Should PA Hunters Be Allowed to Hunt on Sundays?

There’s an ongoing debate in the Keystone State concerning whether or not hunters should be permitted to hunt on Sundays.   As, currently there is a statewide ban on Sunday hunting. 

The hunting ban is a vestige of what are known as “blue laws” – puritanical laws and ordinances that restrict what Pennsylvanians can do on Sunday(s).  Most blue laws have been repealed, including ones that restricted Sunday shopping, gambling, drinking, and motorcycle purchasing (Sunday car buying is still banned).

Those in favor of lifting the ban, the Sunday Hunting Coalition, which is heavily backed by the NSSF and the NRA, contend that allowing Sunday hunting will give the languishing economy a much-needed boost.  The logic is based on pretty straightforward premise that more weekend-hunting time will spur more hunting and hunting related commerce.  Economic figures being tossed around by advocates include the creation of more than 8,000 jobs and commerce in the tune of $764 million. 

On the other side of the issue are two unlikely allies who both oppose repealing the ban, The Pennsylvania Farm Bureau and the Humane Society of the United States. 

Supporters of the Human Society, like Op-ed Columnist Sarah Speed, posit that Sunday should be a day reserved not for hunters, but for the increasing demographic of wildlife watchers.   In her column she cited statistics related to a U.S. Fish and Wildlife survey, “Hunters comprise 11 percent of Pennsylvania’s population while wildlife watchers, those who head into the woods to photograph or just enjoy seeing creatures in the wild, make up 37 percent.”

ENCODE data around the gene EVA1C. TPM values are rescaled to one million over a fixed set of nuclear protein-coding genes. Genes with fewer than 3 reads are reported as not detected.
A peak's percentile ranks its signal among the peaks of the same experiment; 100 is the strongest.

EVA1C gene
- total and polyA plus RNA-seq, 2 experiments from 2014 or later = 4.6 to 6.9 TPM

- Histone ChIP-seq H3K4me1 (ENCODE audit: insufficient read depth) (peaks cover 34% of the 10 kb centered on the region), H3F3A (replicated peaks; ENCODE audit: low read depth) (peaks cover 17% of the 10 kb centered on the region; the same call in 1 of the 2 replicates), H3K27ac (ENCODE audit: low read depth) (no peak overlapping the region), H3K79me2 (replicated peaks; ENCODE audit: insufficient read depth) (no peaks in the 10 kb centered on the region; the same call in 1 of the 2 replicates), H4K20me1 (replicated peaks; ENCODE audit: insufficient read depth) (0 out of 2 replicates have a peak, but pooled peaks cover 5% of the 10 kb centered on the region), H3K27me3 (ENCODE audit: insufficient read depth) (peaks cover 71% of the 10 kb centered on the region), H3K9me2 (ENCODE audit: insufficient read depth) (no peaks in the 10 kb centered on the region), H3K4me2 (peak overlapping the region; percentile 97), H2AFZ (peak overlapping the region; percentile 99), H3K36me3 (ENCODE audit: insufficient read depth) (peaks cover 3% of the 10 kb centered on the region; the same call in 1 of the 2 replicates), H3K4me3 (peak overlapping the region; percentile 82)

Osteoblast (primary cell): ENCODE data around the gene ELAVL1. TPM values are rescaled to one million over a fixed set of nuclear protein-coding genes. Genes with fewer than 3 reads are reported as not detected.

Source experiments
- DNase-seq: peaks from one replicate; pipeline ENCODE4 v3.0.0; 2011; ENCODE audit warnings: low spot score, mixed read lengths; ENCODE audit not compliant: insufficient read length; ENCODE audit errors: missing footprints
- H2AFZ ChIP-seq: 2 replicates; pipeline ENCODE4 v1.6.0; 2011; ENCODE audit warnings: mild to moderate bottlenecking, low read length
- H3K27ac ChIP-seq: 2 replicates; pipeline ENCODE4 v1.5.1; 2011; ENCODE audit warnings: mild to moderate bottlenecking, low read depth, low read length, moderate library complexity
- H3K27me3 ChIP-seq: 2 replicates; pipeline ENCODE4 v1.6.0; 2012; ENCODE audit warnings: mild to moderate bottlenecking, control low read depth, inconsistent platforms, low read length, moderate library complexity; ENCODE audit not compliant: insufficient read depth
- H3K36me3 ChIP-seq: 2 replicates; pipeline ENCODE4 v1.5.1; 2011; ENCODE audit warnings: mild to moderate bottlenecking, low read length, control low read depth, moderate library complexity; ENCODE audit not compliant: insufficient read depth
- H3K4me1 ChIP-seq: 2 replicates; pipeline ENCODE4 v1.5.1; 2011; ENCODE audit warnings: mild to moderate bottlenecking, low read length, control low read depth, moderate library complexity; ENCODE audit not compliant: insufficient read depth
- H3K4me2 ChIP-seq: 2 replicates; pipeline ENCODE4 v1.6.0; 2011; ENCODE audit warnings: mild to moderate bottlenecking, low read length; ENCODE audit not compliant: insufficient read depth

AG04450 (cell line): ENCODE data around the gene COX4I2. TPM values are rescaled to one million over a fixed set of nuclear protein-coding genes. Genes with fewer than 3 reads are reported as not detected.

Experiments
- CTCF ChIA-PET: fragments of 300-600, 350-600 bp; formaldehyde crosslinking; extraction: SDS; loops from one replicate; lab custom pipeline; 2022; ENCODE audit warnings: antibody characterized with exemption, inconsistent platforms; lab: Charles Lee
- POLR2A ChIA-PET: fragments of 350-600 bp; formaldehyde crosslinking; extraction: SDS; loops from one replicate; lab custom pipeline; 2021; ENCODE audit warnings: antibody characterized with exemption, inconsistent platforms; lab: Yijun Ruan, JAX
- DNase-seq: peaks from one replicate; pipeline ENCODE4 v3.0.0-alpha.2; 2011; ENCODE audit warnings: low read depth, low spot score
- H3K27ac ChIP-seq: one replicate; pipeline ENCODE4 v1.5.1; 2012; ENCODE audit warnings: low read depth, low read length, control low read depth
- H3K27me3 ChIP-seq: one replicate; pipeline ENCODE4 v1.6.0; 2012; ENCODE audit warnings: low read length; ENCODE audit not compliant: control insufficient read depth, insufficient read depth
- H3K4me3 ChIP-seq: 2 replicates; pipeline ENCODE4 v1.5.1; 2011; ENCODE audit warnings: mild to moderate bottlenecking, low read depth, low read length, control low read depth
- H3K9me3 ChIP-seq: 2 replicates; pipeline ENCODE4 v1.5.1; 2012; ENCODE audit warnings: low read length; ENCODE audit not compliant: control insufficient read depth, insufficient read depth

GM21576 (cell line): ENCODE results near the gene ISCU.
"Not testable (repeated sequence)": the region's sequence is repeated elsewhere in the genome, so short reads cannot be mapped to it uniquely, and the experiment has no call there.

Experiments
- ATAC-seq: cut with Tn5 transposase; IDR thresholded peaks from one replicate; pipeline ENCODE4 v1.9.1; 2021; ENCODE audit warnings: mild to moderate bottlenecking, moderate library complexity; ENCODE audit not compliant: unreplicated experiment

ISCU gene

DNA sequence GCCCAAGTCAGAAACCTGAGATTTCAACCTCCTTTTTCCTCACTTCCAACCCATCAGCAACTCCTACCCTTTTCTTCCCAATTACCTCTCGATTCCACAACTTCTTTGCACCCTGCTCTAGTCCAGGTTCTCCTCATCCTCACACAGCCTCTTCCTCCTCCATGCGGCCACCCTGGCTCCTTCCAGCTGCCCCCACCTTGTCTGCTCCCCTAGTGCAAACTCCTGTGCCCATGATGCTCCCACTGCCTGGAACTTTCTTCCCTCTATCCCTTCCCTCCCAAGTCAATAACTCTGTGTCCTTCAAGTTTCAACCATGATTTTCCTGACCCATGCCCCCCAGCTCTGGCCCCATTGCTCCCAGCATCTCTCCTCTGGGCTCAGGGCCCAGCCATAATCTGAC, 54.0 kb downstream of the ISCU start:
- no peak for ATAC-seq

She also cites the relative economic impact of these wildlife watchers “who enjoy Pennsylvania’s outdoors bring $1.4 billion to our state annually. Tourist wildlife watchers exceed hunters in trip-related spending by more than $20 million each year.”  However, her line of reasoning implies that wildlife watchers and hunters are mutually exclusive – is this really the case? 

As for the local farmers who comprise the Pennsylvania Farm Bureau, and who own along with private landowners 80% of the huntable land in Pennsylvania, their argument is more tied to the inconveniences associated with hunting. 

Nila Cogan, a Somerset Country farmer and PA Farm Bureau board member, stated in a press release, “Most farmers put in long hours of hard work every day, but they tend to relax their work schedules on Sunday to spend more time with family.  While I appreciate hunters and the role they play in controlling wildlife populations, my family and I do not want hunters disturbing the one day of peace and quiet we try to preserve in our lives.” 

Cogan added,  “Having hunters knocking on the door on Sunday without notice can be more frustrating than telemarketers calling at dinner time, especially when it interrupts farm work or mealtime.” 

Having heard both sides of the argument, the PA Gaming Commission recently voted to repeal the ban in a 4-3 vote signaling to state legislators that it’s time to change the law. 

Chair Rep. John Evans, R-Erie, who once opposed a repeal of the ban, told reporters, “I was presented with the facts.  From an economic standpoint, it’s a real shot in the arm for the Pennsylvania economy, and when we’re coming out of a recession, these types of opportunities need to be seized.”

“Folks who argue against it generally are believers in the blue laws established years ago” Evans added, “but — you know — we have changed as a society.”

Currently, there are 43 states that allow hunting on Sundays. 

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